In a next step, the particles had to be assembled into a gel, which means that attractive interactions must be induced between the particles. This can be done in many ways, however we had a few design requirements for the gel system: (i) as the measurements can be long, evaporation needed to be limited, therefore water was not a good suspending medium; (ii) the interaction forces had to be the same for the smooth and rough particle system in order to best compare the results of both; (iii) most importantly, the gelation needed to be reversible through an independent trigger in order to form a nascent gel inside the measurement cell. The latter was most important to the study because colloidal gels are highly thixotropic, meaning that their mechanical properties depend on their processing and shear history. Therefore, even using a syringe or pipette to load the gel into the measurement cell, would have biased the comparison of the rough and smooth primary particle gels. An external trigger that can be controlled in most measurement systems is the temperature, which is why we proceeded in looking for a gelation strategy, where we could use the above-mentioned rough particles in combination with thermal gelation. Usually, in colloidal systems, thermal gelation is achieved in grafting long molecules to the surface of the particles, depending on the temperature, these molecules will interact differently with the suspending media and either have steric repulsion (liquid macroscopic behavior) or will induce the particles to aggregate into clusters (gel-like macroscopic behavior).  Thinking back to our design requirements, if both types of particles (rough and smooth) are coated with the same molecule and to the same extent, the aggregation mechanism will be the same, meaning that the only difference in gel behavior will come from the bumpiness or the topography (while keeping the size of particle constant).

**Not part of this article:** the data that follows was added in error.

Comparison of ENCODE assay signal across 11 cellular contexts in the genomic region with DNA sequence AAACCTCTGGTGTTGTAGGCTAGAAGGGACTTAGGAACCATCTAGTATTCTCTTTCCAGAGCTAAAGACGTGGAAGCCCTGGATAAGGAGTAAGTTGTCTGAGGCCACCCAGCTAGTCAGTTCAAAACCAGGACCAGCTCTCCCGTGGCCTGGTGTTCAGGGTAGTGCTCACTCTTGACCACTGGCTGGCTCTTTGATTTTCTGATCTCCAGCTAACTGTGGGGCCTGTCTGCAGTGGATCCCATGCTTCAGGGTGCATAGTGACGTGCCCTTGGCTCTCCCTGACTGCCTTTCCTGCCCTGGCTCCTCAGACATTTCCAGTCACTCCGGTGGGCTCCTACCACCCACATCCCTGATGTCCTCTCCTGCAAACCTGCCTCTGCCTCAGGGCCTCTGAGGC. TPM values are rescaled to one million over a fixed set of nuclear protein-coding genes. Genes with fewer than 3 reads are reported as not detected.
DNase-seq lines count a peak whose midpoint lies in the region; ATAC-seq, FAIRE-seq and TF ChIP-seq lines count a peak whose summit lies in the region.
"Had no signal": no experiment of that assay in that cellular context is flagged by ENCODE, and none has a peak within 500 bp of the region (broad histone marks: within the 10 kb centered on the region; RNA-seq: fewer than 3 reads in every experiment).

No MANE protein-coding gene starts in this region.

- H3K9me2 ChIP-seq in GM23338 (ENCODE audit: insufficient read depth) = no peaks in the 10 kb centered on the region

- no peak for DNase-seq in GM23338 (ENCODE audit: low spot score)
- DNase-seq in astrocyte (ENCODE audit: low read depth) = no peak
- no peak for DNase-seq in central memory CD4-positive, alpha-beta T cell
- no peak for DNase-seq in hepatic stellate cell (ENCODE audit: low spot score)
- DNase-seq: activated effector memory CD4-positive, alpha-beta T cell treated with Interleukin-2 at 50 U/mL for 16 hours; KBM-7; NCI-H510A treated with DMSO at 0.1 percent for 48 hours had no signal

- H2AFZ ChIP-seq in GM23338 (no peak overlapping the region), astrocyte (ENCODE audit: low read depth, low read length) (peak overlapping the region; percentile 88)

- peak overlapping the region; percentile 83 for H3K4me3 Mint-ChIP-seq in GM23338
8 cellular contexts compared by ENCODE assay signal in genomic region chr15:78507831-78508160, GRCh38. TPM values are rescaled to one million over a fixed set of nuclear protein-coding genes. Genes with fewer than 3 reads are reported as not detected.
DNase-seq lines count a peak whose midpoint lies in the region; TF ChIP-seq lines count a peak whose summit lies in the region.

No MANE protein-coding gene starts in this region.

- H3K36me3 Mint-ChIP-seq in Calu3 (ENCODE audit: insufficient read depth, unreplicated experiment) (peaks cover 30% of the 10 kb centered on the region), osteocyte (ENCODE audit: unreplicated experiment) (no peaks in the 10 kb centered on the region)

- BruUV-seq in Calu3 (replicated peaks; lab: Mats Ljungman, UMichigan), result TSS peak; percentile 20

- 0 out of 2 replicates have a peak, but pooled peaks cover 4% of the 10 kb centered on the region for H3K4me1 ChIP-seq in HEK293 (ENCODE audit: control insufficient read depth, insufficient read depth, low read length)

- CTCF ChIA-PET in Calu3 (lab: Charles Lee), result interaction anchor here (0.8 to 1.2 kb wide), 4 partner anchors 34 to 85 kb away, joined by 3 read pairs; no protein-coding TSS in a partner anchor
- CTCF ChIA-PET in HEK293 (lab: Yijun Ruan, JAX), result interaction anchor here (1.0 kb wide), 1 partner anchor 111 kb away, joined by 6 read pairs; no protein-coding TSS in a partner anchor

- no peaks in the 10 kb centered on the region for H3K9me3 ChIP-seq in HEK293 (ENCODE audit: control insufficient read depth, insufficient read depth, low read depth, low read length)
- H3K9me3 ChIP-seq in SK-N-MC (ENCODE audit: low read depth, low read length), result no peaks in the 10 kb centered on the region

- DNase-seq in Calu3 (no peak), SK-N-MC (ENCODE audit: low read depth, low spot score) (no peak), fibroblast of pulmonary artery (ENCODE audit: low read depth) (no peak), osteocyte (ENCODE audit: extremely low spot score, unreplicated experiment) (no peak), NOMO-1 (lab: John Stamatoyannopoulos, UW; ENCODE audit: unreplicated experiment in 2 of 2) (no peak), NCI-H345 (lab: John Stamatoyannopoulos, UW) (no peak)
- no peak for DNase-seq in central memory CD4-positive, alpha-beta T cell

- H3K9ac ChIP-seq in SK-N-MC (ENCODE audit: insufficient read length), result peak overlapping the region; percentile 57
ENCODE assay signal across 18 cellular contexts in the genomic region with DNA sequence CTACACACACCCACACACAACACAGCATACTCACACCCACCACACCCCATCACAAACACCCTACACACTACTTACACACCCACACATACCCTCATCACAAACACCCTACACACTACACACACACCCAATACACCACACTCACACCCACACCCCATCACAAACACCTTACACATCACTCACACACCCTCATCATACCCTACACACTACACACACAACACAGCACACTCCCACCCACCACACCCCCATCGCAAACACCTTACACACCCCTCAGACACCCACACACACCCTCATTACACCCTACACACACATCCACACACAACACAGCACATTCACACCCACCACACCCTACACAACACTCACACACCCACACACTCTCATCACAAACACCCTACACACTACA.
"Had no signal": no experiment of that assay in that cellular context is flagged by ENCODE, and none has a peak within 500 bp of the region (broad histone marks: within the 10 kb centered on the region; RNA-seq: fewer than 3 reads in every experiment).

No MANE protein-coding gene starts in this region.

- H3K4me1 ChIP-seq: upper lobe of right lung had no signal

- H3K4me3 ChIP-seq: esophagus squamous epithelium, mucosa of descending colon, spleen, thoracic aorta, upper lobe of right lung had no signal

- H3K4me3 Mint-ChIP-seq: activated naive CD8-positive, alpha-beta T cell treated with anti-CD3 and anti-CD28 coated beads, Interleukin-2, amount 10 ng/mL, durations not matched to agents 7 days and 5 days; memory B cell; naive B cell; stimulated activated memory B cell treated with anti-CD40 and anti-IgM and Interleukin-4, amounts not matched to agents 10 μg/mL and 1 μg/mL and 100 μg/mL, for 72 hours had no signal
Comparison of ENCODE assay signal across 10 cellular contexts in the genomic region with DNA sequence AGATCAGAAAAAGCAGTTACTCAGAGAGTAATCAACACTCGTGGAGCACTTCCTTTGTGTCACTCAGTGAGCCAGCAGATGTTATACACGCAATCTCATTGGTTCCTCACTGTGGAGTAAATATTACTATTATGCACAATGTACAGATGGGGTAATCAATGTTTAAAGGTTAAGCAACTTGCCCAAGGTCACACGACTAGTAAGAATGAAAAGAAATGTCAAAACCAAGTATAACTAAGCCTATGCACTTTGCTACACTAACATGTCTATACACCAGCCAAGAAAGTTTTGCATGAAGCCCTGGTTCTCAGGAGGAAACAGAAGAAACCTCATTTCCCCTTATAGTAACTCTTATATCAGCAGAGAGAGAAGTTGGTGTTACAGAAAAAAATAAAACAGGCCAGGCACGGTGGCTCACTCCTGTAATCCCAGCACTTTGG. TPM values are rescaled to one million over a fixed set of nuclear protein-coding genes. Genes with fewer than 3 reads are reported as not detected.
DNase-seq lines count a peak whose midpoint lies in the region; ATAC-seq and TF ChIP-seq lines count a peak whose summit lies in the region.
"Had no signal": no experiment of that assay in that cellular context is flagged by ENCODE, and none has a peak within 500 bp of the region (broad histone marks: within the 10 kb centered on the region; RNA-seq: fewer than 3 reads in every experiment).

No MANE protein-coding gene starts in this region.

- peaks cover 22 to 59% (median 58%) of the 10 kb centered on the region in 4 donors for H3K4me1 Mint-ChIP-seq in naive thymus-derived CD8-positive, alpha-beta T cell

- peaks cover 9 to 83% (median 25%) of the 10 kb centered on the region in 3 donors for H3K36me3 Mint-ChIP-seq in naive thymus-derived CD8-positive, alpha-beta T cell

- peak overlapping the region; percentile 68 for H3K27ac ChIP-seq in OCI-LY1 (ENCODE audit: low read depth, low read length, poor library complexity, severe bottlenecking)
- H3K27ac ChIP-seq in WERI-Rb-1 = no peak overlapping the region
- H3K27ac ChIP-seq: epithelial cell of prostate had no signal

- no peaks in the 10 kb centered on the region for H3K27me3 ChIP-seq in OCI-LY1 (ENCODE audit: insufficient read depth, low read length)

Thermoreversible colloidal gels are already widely used as model systems and for different applications, in water-based systems, the large molecule is usually PNIPAM. Grafting particles with PNIPAM is a multi-step process with a small yield. In this work, we used a well-known thermal gelling mechanism, where the particles are grafted with octadecyl (C18), which are suspended in tetradecane (C14). At warm temperatures, the octadecyl extends into the bulk phase and has steric interactions with surrounding particles, at low temperatures, the octadecyl crystalizes with the suspending media, inducing attractive interactions. Traditionally, the grafting is performed in a large batch, which is however very poorly controllable, inducing differences in the transition temperature and interparticle forces. Here, we developed a new and robust grafting method, where both types of particles, rough and smooth, can be grafted using click-like chemistry. For these particles to be thermoreversible, the grafting layer needs to be dense enough, otherwise there will not be the possibility of steric hindrance between the particles at high temperatures. As this click-like reaction is very efficient, it is a good method to achieve relatively high grafting densities with a grafting-to approach. A further advantage of this method is that batch sizes of 1g can be synthesized at the time, which is quite large for colloidal chemistry.

With this model system in hand, we could reproducibly probe the difference between rough and smooth colloidal gels by isolating the effect of the roughness and reducing synthesis effort. We found that adding surface roughness to the particles makes the gels tougher, meaning that they can resist to higher strains and stresses before they fluidize. Further, rough particle gels are self-healing, which means that they will reform to their original strength after shear stresses subside. This was shown to be beneficial in gel applications such as extrusion 3D printing and xerogel manufacturing.